Once a classic road racing circuit behind the Iron Curtain, today's Sachsenring has been transformed into a modern arena where the world's best motorcycle riders can once more do battle in front of an enthusiastic crowd.
The origins began in the mid-1920s, when two locals took on the task of organising races on the roads around the Saxony town of Hohenstein-Ernstthal. Sepp Wagner and Paul Berger had been inspired by other early motorcycle races in the area, including the Marienberg races which had begun a few years early. Despite some opposition from the locals, the pair formed a motorbike and by 1927 were ready to host racing.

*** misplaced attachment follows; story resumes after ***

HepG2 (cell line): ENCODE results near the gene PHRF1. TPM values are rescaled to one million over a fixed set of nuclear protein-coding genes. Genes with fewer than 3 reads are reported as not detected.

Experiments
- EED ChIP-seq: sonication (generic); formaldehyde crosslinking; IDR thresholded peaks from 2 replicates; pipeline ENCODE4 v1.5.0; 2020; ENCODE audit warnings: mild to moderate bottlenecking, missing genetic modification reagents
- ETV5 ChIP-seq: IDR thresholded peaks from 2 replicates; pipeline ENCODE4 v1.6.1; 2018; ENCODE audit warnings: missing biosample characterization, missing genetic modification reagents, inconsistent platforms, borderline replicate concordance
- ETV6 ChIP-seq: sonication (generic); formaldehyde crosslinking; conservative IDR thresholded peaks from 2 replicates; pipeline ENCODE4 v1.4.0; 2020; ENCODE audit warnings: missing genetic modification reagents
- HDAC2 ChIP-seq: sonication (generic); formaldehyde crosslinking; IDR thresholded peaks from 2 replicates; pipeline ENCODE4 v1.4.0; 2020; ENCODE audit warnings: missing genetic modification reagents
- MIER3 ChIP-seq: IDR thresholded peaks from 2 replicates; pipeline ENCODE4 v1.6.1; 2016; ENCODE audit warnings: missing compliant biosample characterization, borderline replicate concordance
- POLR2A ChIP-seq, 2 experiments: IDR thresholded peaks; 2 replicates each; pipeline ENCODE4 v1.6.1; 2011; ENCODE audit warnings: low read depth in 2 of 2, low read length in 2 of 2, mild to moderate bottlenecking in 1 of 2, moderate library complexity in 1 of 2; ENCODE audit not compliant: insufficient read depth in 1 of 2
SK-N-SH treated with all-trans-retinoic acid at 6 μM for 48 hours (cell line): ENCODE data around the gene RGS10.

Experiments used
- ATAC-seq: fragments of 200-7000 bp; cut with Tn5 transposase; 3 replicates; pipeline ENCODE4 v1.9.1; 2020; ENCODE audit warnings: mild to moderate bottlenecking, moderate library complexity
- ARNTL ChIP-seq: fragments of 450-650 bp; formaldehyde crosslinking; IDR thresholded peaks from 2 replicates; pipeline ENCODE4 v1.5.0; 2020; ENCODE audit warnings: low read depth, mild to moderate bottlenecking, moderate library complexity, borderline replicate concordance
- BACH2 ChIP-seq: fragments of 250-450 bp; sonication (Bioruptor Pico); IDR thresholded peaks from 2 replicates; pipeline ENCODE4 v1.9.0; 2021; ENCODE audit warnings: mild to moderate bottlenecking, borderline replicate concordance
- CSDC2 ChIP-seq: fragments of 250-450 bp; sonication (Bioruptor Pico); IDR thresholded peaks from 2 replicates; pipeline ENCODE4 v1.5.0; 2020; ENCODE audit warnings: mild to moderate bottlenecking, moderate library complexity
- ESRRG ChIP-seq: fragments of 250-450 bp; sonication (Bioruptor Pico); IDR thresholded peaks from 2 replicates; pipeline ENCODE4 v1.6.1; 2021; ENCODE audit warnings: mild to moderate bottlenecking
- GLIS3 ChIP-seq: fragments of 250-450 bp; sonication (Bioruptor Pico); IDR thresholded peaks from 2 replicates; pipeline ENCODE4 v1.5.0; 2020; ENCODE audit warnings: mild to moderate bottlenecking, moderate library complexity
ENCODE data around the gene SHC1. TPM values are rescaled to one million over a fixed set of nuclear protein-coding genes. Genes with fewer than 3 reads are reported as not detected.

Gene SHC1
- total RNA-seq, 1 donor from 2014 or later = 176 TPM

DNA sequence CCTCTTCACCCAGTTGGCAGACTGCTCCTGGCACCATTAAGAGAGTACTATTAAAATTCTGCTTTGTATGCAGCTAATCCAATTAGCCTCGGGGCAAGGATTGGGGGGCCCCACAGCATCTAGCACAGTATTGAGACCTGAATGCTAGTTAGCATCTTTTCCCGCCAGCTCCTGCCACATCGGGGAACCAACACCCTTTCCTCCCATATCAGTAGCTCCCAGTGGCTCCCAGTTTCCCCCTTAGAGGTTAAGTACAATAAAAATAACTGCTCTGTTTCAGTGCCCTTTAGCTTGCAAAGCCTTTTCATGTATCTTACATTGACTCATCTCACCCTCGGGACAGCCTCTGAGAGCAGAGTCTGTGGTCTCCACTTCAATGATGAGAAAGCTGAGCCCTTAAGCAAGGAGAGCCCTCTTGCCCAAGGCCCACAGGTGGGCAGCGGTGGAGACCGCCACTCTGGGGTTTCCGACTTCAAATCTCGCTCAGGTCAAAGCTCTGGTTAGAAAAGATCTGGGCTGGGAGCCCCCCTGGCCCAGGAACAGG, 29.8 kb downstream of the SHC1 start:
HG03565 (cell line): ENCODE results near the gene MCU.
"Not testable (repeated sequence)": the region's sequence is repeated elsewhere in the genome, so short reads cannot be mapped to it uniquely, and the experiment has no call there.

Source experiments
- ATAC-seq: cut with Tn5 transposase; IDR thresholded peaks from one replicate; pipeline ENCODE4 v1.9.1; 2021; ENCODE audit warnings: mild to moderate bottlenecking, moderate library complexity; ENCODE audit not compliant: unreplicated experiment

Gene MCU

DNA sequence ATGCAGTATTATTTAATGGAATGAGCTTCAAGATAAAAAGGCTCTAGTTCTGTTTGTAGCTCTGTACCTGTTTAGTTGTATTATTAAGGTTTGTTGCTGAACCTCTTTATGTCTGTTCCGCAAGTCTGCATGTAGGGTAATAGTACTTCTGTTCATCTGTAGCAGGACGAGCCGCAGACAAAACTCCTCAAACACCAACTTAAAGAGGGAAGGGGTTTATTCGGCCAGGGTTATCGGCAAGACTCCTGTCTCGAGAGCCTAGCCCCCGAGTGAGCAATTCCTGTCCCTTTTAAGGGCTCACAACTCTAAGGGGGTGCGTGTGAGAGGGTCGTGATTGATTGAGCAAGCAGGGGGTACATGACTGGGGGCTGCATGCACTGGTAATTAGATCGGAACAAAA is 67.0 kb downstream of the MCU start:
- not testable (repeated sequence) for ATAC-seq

A four-sided course, known as the Badberg Quadrangle, was laid out on public roads from Hohenstein-Ernstthal, running north parallel to the A4 autobahn until it turned back and headed south to the Queckenberg corner to complete the lap. The 8.618km course had a little of everything; flat out blasts, fast curves, slow hairpins, a run between the houses and alleyways of the town itself and considerable elevation changes as it wound out into the countryside.